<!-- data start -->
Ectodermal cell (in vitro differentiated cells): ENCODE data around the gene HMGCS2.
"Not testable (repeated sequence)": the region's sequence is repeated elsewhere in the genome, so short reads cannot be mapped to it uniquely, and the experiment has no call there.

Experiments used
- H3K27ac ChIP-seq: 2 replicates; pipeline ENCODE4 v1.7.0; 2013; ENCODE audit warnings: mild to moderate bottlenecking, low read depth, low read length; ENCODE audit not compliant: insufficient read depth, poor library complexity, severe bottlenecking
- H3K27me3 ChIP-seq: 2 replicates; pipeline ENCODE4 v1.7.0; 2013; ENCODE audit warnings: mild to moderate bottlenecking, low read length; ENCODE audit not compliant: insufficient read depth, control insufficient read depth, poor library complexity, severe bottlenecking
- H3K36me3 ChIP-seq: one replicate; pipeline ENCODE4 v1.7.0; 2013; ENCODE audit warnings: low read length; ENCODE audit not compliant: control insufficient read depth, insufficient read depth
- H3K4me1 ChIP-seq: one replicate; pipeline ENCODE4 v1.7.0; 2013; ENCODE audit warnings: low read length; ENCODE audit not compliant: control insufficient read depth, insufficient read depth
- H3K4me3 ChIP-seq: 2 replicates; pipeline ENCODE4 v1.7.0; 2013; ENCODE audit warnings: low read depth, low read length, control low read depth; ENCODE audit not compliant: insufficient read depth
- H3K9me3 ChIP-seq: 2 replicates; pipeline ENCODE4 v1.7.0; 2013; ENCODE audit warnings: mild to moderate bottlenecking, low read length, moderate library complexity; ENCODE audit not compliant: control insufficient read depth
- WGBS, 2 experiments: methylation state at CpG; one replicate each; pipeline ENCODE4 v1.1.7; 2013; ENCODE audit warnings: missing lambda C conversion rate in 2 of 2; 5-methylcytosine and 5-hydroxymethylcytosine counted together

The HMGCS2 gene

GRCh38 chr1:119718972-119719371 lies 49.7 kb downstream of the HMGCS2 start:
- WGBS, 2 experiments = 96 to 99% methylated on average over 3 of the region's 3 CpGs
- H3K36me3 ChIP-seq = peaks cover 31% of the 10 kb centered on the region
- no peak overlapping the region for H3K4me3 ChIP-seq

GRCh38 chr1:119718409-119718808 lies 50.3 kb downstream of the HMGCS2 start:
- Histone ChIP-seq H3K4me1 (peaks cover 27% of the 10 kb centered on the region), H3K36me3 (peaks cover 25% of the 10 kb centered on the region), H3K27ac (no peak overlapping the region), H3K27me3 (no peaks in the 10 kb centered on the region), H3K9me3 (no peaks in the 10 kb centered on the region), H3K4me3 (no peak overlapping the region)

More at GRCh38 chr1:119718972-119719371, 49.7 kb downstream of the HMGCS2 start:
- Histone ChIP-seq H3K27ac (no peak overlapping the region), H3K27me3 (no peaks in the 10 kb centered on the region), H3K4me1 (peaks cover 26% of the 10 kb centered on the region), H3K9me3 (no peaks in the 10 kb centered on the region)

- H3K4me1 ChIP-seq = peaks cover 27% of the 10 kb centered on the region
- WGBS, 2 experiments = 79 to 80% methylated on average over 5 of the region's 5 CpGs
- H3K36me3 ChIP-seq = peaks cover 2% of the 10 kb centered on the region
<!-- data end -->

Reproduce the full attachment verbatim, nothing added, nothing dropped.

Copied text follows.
Ectodermal cell (in vitro differentiated cells): ENCODE data around the gene HMGCS2.
"Not testable (repeated sequence)": the region's sequence is repeated elsewhere in the genome, so short reads cannot be mapped to it uniquely, and the experiment has no call there.

Experiments used
- H3K27ac ChIP-seq: 2 replicates; pipeline ENCODE4 v1.7.0; 2013; ENCODE audit warnings: mild to moderate bottlenecking, low read depth, low read length; ENCODE audit not compliant: insufficient read depth, poor library complexity, severe bottlenecking
- H3K27me3 ChIP-seq: 2 replicates; pipeline ENCODE4 v1.7.0; 2013; ENCODE audit warnings: mild to moderate bottlenecking, low read length; ENCODE audit not compliant: insufficient read depth, control insufficient read depth, poor library complexity, severe bottlenecking
- H3K36me3 ChIP-seq: one replicate; pipeline ENCODE4 v1.7.0; 2013; ENCODE audit warnings: low read length; ENCODE audit not compliant: control insufficient read depth, insufficient read depth
- H3K4me1 ChIP-seq: one replicate; pipeline ENCODE4 v1.7.0; 2013; ENCODE audit warnings: low read length; ENCODE audit not compliant: control insufficient read depth, insufficient read depth
- H3K4me3 ChIP-seq: 2 replicates; pipeline ENCODE4 v1.7.0; 2013; ENCODE audit warnings: low read depth, low read length, control low read depth; ENCODE audit not compliant: insufficient read depth
- H3K9me3 ChIP-seq: 2 replicates; pipeline ENCODE4 v1.7.0; 2013; ENCODE audit warnings: mild to moderate bottlenecking, low read length, moderate library complexity; ENCODE audit not compliant: control insufficient read depth
- WGBS, 2 experiments: methylation state at CpG; one replicate each; pipeline ENCODE4 v1.1.7; 2013; ENCODE audit warnings: missing lambda C conversion rate in 2 of 2; 5-methylcytosine and 5-hydroxymethylcytosine counted together

The HMGCS2 gene

GRCh38 chr1:119718972-119719371 lies 49.7 kb downstream of the HMGCS2 start:
- WGBS, 2 experiments = 96 to 99% methylated on average over 3 of the region's 3 CpGs
- H3K36me3 ChIP-seq = peaks cover 31% of the 10 kb centered on the region
- no peak overlapping the region for H3K4me3 ChIP-seq

GRCh38 chr1:119718409-119718808 lies 50.3 kb downstream of the HMGCS2 start:
- Histone ChIP-seq H3K4me1 (peaks cover 27% of the 10 kb centered on the region), H3K36me3 (peaks cover 25% of the 10 kb centered on the region), H3K27ac (no peak overlapping the region), H3K27me3 (no peaks in the 10 kb centered on the region), H3K9me3 (no peaks in the 10 kb centered on the region), H3K4me3 (no peak overlapping the region)

More at GRCh38 chr1:119718972-119719371, 49.7 kb downstream of the HMGCS2 start:
- Histone ChIP-seq H3K27ac (no peak overlapping the region), H3K27me3 (no peaks in the 10 kb centered on the region), H3K4me1 (peaks cover 26% of the 10 kb centered on the region), H3K9me3 (no peaks in the 10 kb centered on the region)

- H3K4me1 ChIP-seq = peaks cover 27% of the 10 kb centered on the region
- WGBS, 2 experiments = 79 to 80% methylated on average over 5 of the region's 5 CpGs
- H3K36me3 ChIP-seq = peaks cover 2% of the 10 kb centered on the region